Wednesday, October 8, 2014

Fly me to the moon

Skies were clear over central Michigan as the moon went into total eclipse Wednesday, Oct. 8, 2014.

October's full moon featured a total eclipse during the early-morning hours. The eclipse was visible across North America, and conditions in central Michigan were nearly perfect to watch the moon slide into the vast shadow cast by the Earth.

The moon didn't disappear, but shown with light reflected back from the Earth's surface.

It turned a dark red in the skies behind Kesseler Hall at Central Michigan University,

The campus was quiet in the predawn darkness as the celestial show went on.

The moon remained in eclipse as twilight began overtaking the sky.

As the sun rose and the moon set, the full moon remained in shadow.

Sunday, September 21, 2014

Matthew and Amanda get married - #FuzzyNAmanda

Amanda and Matthew Ranzenberger emerge from Amanda's family church near Holland, Mich., after being married Saturday, Sept. 20, 2014.
Amanda, welcome to the Ranzenbergers.
I looked it up: In 2000, the latest data available, the census bureau found just 154 people in the entire United States with the last name Ranzenberger.
Talk about unique. More than 318 million people live in the United States, and only about 150 of them have the name Ranzenberger. I did the math. It’s not a one-in-a-million thing. It’s a one-in-two-million thing.
You have joined, Mrs. Ranzenberger, a very exclusive society.
Let me tell you about the benefits:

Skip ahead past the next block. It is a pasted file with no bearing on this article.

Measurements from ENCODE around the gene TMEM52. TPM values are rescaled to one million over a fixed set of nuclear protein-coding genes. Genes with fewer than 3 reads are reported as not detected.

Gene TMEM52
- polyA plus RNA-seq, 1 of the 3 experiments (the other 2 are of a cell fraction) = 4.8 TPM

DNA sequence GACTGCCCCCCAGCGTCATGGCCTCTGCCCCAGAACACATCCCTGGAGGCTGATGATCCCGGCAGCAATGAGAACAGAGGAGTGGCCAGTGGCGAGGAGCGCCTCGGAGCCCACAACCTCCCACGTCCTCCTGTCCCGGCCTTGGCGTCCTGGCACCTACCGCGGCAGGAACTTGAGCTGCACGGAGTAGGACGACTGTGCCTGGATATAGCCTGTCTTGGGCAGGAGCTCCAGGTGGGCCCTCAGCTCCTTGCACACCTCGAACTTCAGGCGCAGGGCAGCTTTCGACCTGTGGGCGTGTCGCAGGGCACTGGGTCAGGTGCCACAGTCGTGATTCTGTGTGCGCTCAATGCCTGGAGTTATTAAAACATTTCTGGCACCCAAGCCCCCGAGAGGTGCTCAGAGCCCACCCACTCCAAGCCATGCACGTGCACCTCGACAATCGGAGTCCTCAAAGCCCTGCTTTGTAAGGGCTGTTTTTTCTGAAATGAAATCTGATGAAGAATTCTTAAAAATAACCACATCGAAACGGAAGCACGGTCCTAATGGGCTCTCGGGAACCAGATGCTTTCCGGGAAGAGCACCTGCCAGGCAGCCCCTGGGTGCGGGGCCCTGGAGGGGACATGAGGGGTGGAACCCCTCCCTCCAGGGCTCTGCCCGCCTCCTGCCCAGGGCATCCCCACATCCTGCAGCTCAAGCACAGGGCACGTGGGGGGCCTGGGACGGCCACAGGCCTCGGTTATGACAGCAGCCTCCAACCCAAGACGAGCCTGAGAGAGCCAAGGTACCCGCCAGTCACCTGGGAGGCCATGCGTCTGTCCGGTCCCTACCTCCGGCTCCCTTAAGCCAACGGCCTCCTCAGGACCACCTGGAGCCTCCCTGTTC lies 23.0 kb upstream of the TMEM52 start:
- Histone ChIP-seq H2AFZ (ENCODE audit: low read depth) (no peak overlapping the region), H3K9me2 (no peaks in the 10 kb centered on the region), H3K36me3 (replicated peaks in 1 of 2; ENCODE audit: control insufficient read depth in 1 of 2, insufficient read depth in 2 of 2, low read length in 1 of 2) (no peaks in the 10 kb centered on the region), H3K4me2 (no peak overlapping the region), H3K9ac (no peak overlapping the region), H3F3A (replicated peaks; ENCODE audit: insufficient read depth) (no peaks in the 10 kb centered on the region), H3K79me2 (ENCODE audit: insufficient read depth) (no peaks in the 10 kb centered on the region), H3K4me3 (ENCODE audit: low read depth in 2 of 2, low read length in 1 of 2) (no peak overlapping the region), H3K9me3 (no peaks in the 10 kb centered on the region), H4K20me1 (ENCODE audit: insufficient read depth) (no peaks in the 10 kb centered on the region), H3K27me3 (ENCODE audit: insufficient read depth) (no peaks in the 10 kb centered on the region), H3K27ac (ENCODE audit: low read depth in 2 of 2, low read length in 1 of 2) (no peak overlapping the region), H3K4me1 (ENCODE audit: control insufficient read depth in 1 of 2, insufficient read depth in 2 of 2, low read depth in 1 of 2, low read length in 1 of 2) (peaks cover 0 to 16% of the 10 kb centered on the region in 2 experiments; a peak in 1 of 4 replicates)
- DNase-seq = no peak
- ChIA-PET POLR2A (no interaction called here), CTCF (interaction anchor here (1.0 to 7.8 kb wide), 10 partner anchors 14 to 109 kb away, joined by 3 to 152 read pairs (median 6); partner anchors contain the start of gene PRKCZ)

• You now can tell people your name is Amanda Ranzenberger-Let-Me-Spell-That-For-You.
• You get to watch people’s eyes get real big when they read your driver’s license
• You might not be able to have your name fit into one column in a newspaper or some credit cards. Ask your sister-in-law Katherine about that.
• and, you always will know that if you run into someone else with the name Ranzenberger, you know there’s some connection out there, somewhere.
Amanda, on behalf of the family, we are so glad to have you. I hope you’re glad to have us. Really. You are bringing up the quality of the family – I want you to know that. You are the best thing that’s happened to that kid of mine, and we love you.
Matthew, Amanda, you love each other. Keep it up. Don’t lose the faith. Don’t lose the love. Carry that name proudly. And, please … spell it right.
To Mr. and Mrs. Ranzenberger!

Before the ceremony, Matthew and groomsman Andrew rush to attend to last-minute details.

In the bride's room of Graafschap Church, Amanda simply looks radiant.

Ringbearer Logan is ready to rock.

Flower girl Kendall looks a bit worried.

Bridesmaid Katherine has it together.

And they even managed to get the father of the groom into a suit.